In January 2015 the hearse with Mary’s coffin went down the avenue past the field with the horses, past the middle gate and an unsure fence of low stones and doubtful mending. The hearse was the engine of our train of cars filled with mourners, following her.
After all the sweets were eaten and sweet things were said, a sweet thing happened when that herd of horses found their way through that broken fence up to the house, standing on the hill.
A red stallion, followed by mares and foals and other horses, led them. They galloped in unison, passed the grievers now gathered in front of the house, their hooves sinking in the rain soaked lawn, deep enough for pots of flowers to be settled in. I could almost see Mary riding on the lead horse, shouting, “look, I am free now,” her long curly brown hair restored and flowing out behind her in the gallop away from us.
Amid out stretched arms, shouts and phone calls, the horses left as a train down the avenue, galloping, close together, on that lovely mild evening, sun setting.
The young family, whose charges those horses were, arrived with cars and two young boys. Without fear they got up in the faces of the horses, to have them jump over the stones and fence back into their plowed up field. This field had been fallow since the death of Sonnie, who died a few years ago. The horse’s job, to plow up the matted grass and scrub getting it ready for another seeding. The wild red stallion was the last, but he did not leap over, in spite of fearless encouragement with shouts and arms and slaps. The young boys were called on to stop the stallion as he broke away by the side of the jeep, the boys jumping for safety. The father pleaded for them to stop him as he shouted, “He is blind in one eye” repeatedly.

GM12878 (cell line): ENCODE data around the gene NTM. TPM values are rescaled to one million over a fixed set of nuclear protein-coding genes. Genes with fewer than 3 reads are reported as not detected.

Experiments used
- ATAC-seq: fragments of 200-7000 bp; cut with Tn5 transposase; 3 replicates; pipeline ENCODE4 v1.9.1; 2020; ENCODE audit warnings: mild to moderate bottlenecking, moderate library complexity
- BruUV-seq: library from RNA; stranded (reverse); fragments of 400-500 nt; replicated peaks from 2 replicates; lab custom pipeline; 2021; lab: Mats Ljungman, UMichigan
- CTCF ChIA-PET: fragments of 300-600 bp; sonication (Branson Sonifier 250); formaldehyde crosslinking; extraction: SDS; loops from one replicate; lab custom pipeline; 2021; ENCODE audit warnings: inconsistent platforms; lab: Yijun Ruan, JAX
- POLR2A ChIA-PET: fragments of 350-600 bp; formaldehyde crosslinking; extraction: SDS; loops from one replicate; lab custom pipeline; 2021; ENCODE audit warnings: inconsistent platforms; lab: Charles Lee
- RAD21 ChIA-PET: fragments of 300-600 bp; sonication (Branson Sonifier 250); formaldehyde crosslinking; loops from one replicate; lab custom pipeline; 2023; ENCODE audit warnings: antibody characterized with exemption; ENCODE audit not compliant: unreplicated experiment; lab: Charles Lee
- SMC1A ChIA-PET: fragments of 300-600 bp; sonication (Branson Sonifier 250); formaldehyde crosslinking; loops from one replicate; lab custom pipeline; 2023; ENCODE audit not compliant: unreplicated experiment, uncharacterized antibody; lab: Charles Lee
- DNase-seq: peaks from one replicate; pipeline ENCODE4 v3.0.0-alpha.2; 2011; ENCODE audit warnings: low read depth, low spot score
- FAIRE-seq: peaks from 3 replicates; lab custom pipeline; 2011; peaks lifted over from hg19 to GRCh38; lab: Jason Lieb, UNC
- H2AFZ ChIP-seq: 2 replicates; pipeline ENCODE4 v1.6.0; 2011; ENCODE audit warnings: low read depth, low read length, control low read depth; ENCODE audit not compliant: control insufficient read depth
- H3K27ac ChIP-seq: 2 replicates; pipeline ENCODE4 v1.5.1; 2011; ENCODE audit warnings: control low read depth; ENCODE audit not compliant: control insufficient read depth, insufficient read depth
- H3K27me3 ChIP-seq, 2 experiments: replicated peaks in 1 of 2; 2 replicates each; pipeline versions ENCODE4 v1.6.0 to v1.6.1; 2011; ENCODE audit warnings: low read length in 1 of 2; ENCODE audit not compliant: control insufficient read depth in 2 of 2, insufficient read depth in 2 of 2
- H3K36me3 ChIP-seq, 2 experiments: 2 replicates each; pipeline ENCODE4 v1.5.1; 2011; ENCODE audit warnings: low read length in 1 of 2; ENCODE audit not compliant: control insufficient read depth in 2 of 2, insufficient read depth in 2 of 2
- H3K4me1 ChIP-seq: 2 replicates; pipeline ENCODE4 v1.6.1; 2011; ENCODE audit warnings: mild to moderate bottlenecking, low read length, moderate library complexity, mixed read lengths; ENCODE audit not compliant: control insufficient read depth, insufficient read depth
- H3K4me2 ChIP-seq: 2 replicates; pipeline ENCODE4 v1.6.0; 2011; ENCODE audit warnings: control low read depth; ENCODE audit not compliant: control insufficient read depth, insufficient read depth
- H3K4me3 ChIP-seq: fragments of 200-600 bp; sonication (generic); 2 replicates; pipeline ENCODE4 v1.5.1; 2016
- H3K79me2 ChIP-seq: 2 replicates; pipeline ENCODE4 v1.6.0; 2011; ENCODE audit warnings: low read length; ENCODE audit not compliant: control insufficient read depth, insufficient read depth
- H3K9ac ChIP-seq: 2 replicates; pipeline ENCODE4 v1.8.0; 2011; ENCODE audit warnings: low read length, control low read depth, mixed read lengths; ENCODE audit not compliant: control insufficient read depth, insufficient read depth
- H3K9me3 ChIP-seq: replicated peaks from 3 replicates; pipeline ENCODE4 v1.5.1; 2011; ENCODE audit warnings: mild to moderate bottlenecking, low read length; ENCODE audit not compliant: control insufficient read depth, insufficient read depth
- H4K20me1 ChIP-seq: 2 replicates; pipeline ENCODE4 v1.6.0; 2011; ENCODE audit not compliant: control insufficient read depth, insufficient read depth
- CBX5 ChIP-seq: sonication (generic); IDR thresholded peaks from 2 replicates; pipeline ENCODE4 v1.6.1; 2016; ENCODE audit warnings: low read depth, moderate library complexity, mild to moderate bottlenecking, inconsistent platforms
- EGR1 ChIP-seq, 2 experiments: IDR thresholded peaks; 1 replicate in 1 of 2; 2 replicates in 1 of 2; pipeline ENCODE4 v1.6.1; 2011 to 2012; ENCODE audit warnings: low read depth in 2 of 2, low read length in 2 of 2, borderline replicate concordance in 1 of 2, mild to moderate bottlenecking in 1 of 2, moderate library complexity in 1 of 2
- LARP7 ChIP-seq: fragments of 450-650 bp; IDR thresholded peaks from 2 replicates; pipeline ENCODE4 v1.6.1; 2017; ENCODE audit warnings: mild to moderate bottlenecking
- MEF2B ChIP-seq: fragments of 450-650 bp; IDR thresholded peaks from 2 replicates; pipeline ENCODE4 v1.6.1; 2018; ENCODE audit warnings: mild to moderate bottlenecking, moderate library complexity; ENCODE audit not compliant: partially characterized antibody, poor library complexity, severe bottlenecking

The stallion was corralled at the road gate. In the gathering dusk, only the stallion’s head showed over the hedge, cut straight and tight for the funeral.
Meeting the boys, whose great grandfather was brother to my grandfather was the other great pleasure of the evening. To see the family likeness in the round faces and beautiful eyes, to hear their feelings of pleasure and fear mixed, to see them wait in a lighted car for their parents as they talked and laughed together.
This field once changed hands into those of my grandmother’s family at her wedding but an untimely death of her husband danced it back and it went back and forth a few more times and now it is back with the original family after a recent sale. It lies beside the avenue that took my grandfather out in his hearse, horses pulling his carriage, a flu victim, in 1917. My grandmother, his wife, and my mother and father also went out this avenue and now my sister Mary. May I manage to remember my destination also.
I wrote the following poem in school a few years ago.
Invasive, flare along the banks,
Fifty years hence, the seeds over our heads
The hearse lit up by the bright poppy
Carrying seeds back to the underworld
Altered by experience
Some shriveled, some swollen by sunshine
Seeds of souls
In life choice
In death no choice
Dreams of Mary.
Mary was concerned with her soul while on this earth. We see Mary in our dreams and she tells us love is the only thing that is important. She says in the dream that she is now only concerned with love, where she is and that we should take mind, as this little earth is the best place in the universe to practice such a virtue.